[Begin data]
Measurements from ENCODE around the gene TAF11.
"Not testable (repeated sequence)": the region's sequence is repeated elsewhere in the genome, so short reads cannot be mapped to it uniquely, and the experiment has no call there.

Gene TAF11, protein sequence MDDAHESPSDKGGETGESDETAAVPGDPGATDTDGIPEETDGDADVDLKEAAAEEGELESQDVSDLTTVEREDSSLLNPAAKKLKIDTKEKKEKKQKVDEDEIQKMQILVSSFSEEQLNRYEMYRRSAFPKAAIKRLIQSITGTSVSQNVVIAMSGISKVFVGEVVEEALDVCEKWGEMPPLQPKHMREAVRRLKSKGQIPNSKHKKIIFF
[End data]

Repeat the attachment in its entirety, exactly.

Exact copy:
Measurements from ENCODE around the gene TAF11.
"Not testable (repeated sequence)": the region's sequence is repeated elsewhere in the genome, so short reads cannot be mapped to it uniquely, and the experiment has no call there.

Gene TAF11, protein sequence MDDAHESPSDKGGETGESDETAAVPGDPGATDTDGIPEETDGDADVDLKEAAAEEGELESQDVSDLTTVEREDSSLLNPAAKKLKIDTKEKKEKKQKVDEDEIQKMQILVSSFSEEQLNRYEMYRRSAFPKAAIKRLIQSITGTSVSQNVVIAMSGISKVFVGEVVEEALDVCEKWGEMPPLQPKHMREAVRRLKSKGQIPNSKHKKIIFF